Why Is Torture A Suspect?

849 WordsMay 11, 20164 Pages
Deciding Who to Torture Ideally, the decision to interrogate is based on solid evidence linking a suspect to terrorist activities or indicating that a suspect is in possession of formation. However, too often, the decision to interrogate is based on whether a suspect seems to fit a “terrorist profile,” behavior that is perceived as suspicious, or association with known or suspected terrorists. In 2002, MaherArar, a Canadian citizen of Syrian birth, was seized by U.S. officials at Kennedy International Airport. He was subjected to intense interrogation over the course of several days, and then flown to Syria for in-depth interrogation. He was held in a small, dimly lit prison cell and repeatedly beaten over the course of 10 months. To stop…show more content…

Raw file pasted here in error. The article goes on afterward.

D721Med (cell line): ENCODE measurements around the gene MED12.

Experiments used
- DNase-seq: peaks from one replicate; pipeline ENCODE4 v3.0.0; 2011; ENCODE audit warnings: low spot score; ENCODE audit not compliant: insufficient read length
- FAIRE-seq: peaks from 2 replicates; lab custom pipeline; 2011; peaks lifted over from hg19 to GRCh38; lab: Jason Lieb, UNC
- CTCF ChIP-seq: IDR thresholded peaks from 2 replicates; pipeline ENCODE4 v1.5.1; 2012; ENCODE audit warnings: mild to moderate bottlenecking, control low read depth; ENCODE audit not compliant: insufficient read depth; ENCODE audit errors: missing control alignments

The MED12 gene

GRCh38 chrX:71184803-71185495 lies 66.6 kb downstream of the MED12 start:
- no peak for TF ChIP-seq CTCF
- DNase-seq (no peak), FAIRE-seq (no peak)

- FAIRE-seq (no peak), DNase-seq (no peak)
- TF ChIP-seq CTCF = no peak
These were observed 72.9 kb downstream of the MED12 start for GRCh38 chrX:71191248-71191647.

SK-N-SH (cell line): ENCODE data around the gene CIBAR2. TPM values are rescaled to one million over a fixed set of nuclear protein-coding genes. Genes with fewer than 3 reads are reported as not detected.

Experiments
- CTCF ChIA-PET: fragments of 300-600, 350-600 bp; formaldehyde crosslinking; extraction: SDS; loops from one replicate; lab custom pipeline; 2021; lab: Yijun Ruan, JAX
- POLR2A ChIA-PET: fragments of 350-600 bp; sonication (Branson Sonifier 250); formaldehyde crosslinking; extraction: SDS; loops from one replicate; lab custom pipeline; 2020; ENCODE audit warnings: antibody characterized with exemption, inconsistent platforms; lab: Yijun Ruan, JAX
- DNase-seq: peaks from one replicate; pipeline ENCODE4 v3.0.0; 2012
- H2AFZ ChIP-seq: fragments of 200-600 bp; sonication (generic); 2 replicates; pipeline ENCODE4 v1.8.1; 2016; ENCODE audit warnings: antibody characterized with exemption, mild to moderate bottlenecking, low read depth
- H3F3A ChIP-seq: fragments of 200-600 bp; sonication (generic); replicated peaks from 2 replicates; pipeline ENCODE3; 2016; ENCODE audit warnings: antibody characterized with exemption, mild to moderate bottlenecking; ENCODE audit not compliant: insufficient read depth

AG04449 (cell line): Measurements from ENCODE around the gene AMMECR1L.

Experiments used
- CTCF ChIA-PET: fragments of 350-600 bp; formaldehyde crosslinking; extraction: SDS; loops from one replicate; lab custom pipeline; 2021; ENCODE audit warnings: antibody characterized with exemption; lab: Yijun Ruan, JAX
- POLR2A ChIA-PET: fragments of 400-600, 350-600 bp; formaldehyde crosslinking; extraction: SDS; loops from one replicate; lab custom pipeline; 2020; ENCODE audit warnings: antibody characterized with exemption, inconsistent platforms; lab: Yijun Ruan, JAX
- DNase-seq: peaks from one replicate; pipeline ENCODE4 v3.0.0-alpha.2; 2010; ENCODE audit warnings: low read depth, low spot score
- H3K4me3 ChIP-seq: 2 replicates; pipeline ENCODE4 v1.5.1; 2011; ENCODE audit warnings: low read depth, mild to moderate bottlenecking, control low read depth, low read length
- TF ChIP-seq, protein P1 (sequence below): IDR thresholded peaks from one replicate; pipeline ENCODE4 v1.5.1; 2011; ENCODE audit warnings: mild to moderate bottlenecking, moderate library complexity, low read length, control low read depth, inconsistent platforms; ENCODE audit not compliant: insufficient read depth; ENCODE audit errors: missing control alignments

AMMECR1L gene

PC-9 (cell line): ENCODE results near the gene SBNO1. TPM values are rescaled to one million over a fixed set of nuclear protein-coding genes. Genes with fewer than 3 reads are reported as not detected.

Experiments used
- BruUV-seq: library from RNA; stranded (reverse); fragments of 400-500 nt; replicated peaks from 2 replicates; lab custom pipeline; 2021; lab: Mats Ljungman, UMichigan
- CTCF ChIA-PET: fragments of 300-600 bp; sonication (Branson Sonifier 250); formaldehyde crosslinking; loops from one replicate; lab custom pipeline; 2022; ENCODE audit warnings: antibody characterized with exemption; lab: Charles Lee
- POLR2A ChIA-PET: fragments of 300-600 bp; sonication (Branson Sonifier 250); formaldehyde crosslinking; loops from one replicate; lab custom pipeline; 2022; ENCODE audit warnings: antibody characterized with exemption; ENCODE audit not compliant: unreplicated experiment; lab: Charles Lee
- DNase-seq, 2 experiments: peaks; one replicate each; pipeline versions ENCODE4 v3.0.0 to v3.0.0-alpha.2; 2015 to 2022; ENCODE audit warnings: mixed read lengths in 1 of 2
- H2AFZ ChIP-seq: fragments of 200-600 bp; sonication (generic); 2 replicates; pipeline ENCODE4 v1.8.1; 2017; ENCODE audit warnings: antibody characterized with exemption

Now, more than 400 of these men have been released or cleared for release. A related complication is that intelligence gathering typically involves the time-consuming and laborious process of sifting through piles and piles of information to identify suspected terrorists. This process often yields many suspects but few confirmed terrorists. For example, in the two and a half years following the September 11, 2001 terrorist attacks, U.S. intelligence agencies arrested more than 5,000 suspected terrorists. There was sufficient hard evidence to bring formal charges against only three of these suspects and only one of these three was convicted (Scary, 2005). If the false alarm rate is high, and torture is an interrogation option, it is inevitable that many innocent suspects will be tortured. Differences between Criminal and National Security Interrogations In several important respects, civilian criminal interrogations differ from national security interrogations conducted by the military or intelligence Arguing Enhanced Interrogation agencies. These differences tend to make the risk of eliciting unreliable information greater for national security than for criminal interrogations. Factors such as coerciveness, time focus (past vs. future), suspect resistance, cultural misunderstanding, and the capacity to verify information can affect the process of interrogation in distinct ways. Coerciveness As noted earlier, the basic
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